Fraught live TV debate on Afghan security transfer

By Bilal Sarwary
BBC News, Kabul

Image caption, Many present were fearful of foreign troops leaving

It is just before seven in the evening. A motley crowd of 150 Afghans has gathered at 1 TV's studio in central Kabul to witness history. They are waiting anxiously for a live televised debate, the first on the transition to full Afghan security control.

TV debates in this country are usually watched in the comfort of one's living room. But the fact that these people have travelled all the way to the studio on a harsh winter evening highlights the importance the transition holds in their lives, said Nasima, 32.

"We are lucky to be sitting here," Nasima, a mother of five, said.

She has a point - at least 50 others, who travelled from distant places to be part of the studio audience, were turned away as there was no space for them.

"The departure of the foreign forces is giving us hope as well as fear," Nasima added.

As the time approaches to go live, the air becomes tense.

Sami, the 28-year-old host of the Kabul Live Debate, has entered the TV studio. He is accompanied by the four distinguished guests.

Gen Murad Ali is the commander of the Afghan ground forces; Shanawaz Tanay is a former communist defence minister; Gen Hadi Khalid is a former deputy interior minister in charge of security; and Gen Jamal Abdul Nasir Sediqi is deputy interior minister in charge of planning and strategy.

'Taliban are our brothers'

Sami breaks the silence: "Are the Afghan forces ready to take over the security responsibilities?"

"Yes," Gen Ali replies emphatically, before going on to give his regards and those of his forces to the Afghan people and the nation.

But Sami is not satisfied. He asks the same question again. "Are the Afghan forces capable?"

As the debate moves on, Sami allows audience guests to raise their questions.

"You can't even secure the capital despite the presence of thousands of foreign forces. How will you secure the country when they leave?" asks a woman from the crowd.

But soon chaos ensues. Everyone has a question or two. And they all want to speak at the same time.

"The Taliban are our brothers. How come we accept foreigners but not the Taliban?" asks Azizullah Irfan.

His comment enrages several of the women participants.

"How can you call Taliban our brothers?" asks Khatera, a 39-year-old woman.

"They have no respect for anyone. They want war and not peace. What will be our future if they come back to power?"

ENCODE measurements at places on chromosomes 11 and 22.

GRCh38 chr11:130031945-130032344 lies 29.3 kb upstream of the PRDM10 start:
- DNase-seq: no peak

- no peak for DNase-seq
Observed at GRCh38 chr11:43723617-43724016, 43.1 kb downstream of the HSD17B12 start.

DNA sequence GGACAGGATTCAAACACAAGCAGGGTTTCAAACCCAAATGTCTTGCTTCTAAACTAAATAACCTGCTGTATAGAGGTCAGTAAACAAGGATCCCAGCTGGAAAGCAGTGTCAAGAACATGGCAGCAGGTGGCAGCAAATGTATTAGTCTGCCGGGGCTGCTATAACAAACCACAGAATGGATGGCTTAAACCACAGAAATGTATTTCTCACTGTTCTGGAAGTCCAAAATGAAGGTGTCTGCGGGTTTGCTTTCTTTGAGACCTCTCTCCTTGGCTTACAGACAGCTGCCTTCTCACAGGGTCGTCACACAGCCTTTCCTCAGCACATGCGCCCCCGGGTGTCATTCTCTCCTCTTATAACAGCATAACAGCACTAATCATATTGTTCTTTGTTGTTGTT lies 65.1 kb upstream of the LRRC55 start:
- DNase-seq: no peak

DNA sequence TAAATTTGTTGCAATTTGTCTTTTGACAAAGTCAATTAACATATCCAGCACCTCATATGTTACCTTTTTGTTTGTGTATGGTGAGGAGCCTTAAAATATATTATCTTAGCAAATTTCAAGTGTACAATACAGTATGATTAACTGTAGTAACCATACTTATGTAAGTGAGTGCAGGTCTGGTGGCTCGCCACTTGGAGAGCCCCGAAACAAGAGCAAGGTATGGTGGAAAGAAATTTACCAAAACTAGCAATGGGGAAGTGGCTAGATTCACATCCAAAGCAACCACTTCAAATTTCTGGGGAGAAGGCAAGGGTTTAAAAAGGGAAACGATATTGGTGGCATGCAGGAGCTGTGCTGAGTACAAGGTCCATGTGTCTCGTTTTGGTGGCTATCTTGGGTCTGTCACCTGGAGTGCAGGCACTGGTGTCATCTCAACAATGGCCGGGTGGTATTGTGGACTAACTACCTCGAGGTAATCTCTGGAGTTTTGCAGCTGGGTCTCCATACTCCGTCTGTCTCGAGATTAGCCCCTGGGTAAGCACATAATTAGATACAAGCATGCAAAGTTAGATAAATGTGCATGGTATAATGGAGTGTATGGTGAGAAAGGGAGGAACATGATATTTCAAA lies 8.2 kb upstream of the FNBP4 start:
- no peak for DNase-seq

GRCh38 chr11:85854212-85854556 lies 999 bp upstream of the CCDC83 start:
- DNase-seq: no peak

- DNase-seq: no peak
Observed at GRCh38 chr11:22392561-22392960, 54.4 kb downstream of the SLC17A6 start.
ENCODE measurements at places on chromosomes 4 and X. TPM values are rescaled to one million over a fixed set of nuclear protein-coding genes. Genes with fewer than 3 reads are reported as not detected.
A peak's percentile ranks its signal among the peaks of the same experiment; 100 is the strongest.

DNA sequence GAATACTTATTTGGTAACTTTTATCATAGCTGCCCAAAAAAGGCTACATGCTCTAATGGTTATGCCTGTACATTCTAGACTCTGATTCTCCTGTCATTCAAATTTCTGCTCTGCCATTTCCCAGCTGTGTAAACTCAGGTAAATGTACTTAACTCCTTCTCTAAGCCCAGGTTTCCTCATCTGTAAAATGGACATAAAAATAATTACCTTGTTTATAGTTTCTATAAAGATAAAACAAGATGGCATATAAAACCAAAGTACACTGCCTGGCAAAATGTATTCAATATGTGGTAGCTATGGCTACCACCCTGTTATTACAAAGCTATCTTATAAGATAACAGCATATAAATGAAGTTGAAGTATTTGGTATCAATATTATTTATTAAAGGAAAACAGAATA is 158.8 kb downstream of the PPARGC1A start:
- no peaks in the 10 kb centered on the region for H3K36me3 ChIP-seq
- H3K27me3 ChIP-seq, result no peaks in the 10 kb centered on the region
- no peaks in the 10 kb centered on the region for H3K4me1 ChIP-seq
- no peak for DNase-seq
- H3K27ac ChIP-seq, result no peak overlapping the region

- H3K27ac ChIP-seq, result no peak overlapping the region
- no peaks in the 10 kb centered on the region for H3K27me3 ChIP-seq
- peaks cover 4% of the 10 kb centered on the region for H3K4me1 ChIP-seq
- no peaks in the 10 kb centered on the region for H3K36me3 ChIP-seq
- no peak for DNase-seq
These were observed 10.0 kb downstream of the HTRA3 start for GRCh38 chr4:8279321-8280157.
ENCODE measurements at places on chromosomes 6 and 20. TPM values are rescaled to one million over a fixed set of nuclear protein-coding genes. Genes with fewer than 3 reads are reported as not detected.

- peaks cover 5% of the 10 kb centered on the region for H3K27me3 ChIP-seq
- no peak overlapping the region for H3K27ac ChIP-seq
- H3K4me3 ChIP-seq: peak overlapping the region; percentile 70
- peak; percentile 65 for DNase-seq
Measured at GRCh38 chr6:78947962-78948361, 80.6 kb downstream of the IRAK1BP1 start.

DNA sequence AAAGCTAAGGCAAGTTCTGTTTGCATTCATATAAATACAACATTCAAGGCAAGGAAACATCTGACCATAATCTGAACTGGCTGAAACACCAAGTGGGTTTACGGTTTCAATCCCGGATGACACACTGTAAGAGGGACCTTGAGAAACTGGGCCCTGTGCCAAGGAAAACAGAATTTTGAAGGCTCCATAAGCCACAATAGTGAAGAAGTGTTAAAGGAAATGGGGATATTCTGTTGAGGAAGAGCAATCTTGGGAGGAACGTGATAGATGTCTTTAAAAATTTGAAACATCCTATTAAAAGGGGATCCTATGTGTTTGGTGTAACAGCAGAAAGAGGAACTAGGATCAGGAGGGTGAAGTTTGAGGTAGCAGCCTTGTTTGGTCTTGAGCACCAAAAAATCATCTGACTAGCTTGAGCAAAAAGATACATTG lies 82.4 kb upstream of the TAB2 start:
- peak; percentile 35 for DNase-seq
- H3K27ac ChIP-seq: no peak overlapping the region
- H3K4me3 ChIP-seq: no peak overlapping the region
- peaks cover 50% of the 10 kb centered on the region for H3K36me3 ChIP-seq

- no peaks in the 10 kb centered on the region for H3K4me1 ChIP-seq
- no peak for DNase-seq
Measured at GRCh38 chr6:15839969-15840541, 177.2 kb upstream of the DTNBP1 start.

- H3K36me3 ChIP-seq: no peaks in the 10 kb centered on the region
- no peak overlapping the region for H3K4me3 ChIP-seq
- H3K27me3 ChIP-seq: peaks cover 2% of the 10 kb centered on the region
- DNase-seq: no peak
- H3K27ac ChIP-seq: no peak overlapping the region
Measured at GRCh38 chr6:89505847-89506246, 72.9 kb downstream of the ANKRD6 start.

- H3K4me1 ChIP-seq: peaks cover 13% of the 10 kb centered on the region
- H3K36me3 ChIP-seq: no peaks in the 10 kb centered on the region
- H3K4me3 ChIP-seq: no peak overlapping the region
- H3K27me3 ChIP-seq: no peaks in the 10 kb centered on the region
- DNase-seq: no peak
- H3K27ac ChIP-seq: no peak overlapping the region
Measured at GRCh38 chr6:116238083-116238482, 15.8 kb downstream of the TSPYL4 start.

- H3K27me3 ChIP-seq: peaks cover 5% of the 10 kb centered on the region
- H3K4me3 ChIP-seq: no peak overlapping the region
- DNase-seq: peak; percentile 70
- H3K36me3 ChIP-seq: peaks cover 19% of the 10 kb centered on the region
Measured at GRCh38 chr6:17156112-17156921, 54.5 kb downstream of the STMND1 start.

Like most Afghan women, she is afraid that her freedom will be sacrificed once again if the Taliban are given any role in governing Afghanistan.

The crowd is suddenly divided into three groups - some for the Taliban, most against and others who can't seem to make up their minds.

Amid the din, Sami tries to grab the microphone from Azizullah. "Your time is up or we will have to cut your microphone connection."

"The Afghan forces have not been equipped adequately by the international forces," Shanawaz Tanay then says as soon as questions from the audience end.

"They are weak; they don't have the right kind of weapons, armoured cars or the air force."

Gen Khalid says Afghan forces could only succeed if there is good governance. "The Afghan government turned to the international community for governing the country. This should have been done by the Afghan government," he says.

"Afghanistan has natural resources, it earns revenues from the borders and friendly countries will help us fund our army," said the commander of the Afghan ground forces. "We are confident of this."

But Gen Khalid disagrees. "Grievances of the people and rampant corruption have to be addressed. The weak state of the Afghan forces is not that big a problem. The ultimate solution lies in good governance."

'Not ready'

The one-hour show is now about to conclude.

Sami wants to take an audience poll. "Are the Afghan forces ready to take over security responsibilities in 2014 or not?"

The result was out in a few seconds. More than 65% of those present said no.

Sami announces the outcome. Credits begin to roll and Afghanistan's first live TV debate ends.

I get a chance to speak to Sami after the show.

"What do you make of the audience poll?" I ask him.

"Everywhere I go and everyone I speak to says we are not ready yet for the takeover. But what worries them more is that once the foreign forces go home, Afghans would lose the freedoms they have gained over the past 10 years."

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